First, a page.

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28.
the best damn sport ever invented... for all you europeans making football sound so easy i would love to see yalls ass on that field and in that wieght room year around trying to get ready for football season and we wear pads cause we're so damn strong and so fast we'd die from hittin so hard so shut the fuck up damn europeans
jimmy: hey man lets go play some rugby.

corey: hell no dude rugbys for smelly europeans who like huggin each other the game, lets play some good ole american football.
by bobby buschay July 29, 2010
 
1.
American football and rugby are both physically demanding sports... I've played both... The styles of play are much different though... Rugby is about pure tackling and ball movement as opposed to football which is about impact in addition to tackling skill and quick linear movement down field. The speed and impact in American football is the reason for the pads (without them, the amount of spinal cord and brain injuries would be horriffic)... With regard to the breaks between plays in football, there's a purpose other than giving the big guys on the lines a break (and by big, I mean 300+ pounds...). American football is a game of set plays and tends to get very complex with all the terminology and the amount of plays you have to memorize (most coaches script anywhere from 150 to 250 possible plays per game). Granted, rugby is more fast paced and the plays are more oriented to the flow of the game which makes it pretty exciting to watch and challenging to play. As far as I'm concerned, they're both great sports with their own challenges.
Would like to get your ear ripped off in a scrum or have Roy Williams crush you coming over the middle playing American football?!?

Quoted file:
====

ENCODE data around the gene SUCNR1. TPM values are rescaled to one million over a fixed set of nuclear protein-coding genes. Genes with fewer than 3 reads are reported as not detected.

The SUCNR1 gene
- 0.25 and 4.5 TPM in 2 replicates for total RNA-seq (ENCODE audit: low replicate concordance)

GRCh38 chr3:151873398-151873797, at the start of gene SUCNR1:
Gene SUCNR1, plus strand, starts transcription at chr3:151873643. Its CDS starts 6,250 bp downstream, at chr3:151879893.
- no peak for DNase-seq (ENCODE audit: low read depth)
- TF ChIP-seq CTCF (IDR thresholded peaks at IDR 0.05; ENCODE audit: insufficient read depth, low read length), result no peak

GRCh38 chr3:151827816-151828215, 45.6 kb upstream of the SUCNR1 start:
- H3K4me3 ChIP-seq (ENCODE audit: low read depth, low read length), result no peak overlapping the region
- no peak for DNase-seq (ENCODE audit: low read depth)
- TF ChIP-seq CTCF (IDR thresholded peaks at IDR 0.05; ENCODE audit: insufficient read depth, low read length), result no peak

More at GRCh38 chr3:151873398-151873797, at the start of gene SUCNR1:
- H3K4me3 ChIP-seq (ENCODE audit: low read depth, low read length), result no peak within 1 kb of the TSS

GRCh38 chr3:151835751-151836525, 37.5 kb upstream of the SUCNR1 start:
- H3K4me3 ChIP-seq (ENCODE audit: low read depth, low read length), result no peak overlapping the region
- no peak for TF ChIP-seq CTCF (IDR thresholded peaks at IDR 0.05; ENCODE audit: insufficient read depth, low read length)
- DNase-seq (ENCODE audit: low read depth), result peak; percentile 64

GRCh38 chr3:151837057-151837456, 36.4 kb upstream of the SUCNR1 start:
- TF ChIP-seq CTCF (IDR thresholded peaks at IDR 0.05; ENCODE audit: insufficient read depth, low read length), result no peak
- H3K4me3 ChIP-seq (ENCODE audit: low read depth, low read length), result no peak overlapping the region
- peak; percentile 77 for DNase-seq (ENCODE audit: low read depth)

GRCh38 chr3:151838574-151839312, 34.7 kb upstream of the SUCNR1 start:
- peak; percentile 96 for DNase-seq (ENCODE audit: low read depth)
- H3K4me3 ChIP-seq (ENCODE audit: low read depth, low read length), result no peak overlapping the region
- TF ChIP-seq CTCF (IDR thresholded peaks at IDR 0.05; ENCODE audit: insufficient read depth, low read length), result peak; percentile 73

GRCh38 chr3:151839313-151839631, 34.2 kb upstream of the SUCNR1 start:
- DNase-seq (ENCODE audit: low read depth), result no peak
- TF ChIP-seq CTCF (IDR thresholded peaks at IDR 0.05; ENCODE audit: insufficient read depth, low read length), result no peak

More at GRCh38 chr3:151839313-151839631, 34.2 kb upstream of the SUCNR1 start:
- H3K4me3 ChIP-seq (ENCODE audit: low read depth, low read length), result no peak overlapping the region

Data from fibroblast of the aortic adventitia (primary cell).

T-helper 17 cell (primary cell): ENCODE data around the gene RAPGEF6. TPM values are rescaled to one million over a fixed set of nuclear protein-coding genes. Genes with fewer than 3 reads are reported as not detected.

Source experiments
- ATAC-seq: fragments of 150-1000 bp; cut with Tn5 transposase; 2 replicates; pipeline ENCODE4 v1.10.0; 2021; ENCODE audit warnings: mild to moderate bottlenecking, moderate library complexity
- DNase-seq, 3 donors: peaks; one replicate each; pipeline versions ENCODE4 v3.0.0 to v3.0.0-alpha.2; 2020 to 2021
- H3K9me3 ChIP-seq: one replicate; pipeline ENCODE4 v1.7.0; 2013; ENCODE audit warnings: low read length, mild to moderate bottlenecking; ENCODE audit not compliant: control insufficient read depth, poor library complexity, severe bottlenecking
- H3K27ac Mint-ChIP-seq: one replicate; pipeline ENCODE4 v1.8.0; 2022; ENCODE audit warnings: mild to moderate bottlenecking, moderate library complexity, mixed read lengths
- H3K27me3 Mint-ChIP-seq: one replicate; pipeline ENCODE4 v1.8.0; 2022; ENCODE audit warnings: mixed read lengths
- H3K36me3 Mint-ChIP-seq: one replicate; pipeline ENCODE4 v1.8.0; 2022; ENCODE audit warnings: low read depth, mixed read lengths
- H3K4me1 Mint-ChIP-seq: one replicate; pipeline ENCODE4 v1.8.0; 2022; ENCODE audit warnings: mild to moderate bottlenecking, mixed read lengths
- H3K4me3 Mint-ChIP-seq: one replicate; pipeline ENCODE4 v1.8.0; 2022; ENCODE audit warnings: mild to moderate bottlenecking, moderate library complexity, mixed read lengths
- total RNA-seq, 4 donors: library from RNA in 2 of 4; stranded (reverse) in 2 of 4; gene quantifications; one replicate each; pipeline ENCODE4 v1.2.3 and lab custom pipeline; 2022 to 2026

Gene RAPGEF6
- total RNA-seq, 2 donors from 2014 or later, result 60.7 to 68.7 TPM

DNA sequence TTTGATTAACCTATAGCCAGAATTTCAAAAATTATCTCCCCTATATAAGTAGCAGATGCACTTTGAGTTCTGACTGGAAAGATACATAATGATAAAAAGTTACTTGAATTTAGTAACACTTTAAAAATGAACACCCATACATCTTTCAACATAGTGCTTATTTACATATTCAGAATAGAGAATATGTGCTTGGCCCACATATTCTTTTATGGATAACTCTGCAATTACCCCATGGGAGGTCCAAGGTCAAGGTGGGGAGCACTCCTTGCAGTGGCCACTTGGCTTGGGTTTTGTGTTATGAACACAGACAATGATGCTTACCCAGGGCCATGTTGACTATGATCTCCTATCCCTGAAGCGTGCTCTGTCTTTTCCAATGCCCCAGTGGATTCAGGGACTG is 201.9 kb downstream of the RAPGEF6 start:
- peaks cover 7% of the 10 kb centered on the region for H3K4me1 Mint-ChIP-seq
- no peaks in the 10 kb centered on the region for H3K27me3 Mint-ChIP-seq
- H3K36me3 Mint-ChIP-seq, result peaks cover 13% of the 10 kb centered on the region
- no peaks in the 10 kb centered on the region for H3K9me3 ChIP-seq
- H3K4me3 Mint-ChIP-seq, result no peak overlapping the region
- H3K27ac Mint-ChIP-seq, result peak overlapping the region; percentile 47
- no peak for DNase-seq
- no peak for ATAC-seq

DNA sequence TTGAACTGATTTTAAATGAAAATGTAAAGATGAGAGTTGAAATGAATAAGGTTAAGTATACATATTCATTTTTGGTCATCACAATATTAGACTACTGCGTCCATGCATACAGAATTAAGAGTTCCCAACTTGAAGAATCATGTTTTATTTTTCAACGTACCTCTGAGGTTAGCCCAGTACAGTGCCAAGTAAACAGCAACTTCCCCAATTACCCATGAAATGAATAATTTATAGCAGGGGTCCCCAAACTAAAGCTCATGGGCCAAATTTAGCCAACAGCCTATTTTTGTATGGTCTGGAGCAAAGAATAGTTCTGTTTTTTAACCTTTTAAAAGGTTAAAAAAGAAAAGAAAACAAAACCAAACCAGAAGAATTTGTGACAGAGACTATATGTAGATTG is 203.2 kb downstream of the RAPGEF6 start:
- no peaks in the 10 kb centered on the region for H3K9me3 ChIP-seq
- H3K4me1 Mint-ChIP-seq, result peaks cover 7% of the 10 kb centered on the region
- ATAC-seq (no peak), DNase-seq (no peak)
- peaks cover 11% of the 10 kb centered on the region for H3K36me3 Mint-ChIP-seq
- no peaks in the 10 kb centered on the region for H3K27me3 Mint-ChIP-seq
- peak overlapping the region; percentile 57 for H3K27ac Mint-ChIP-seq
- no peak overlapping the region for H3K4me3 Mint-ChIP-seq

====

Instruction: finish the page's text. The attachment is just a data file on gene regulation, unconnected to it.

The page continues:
by IWearBlack April 11, 2005
 
2.
Let me tell you something: pads ain't going to help you when you have a 250 lb guy taking a helmet-shoulder shot at your knee. If anything the helmet/shoulder pads are more of a weapon. Players hit harder when they wear pads.
American Football is rough, Rugby is rough. They're different - get over it.
by come to pappa January 21, 2005
 
3.
To all thse idiots going on about pansy cunt American football players and shit, i bet uve never even played the damn game! I'm aussie and i prefer gridiron. all this shit about boneheaded non tactical game is crap its the most intense and strategic game in existense. to all those who say pads are for pussies...think about this and look this bloke up...DO YOU HAVE ANY IDEA HOW HARD RAY LEWIS HITS?? ps. i play in australia so im not just shootin my mouth
"American football is the most intense, crazy and fun sport in existence!"
by Australian gridiron fan January 01, 2005
 
4.
A sport played in the U.S. by huge, ripped dudes (and a few extremely fat ones), which apparently makes Europeans want to murder even more than a well-played soccer match does.
Fan 1: Hey! Did you have a good time at the American Football game?

Fan 2: Hells yeah. The Lions actually won, if you can believe it.

Fan 1: Did any fans or refs get murdered by a seething mob after the game?

Fan 2: No... Why do you ask?
by CoolHandChris December 14, 2004
 
5.
American football is a highly intense game much like rugby but with pads. It requires an immense amount of stamina and memorization for the plays. Although many people think its a "soft" version of rugby ill tell you what. . . i'd rather get hit by a guy without pads then a guy with pads 'nuff said.
now i gotta memorize and execute 150 different plays and 5 different formations. . .fuck
by Zac Brown March 11, 2005
 
6.
A game where a 300+ lb guy (no not all of them) can run a 4.4 40 hit and kill anybody stupid enough not to wear pads.